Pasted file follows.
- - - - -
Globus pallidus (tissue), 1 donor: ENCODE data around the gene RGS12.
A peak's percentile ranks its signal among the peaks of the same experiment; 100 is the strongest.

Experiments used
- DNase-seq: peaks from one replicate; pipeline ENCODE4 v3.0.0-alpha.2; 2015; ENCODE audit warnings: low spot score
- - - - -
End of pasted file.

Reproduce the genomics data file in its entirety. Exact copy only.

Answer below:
Globus pallidus (tissue), 1 donor: ENCODE data around the gene RGS12.
A peak's percentile ranks its signal among the peaks of the same experiment; 100 is the strongest.

Experiments used
- DNase-seq: peaks from one replicate; pipeline ENCODE4 v3.0.0-alpha.2; 2015; ENCODE audit warnings: low spot score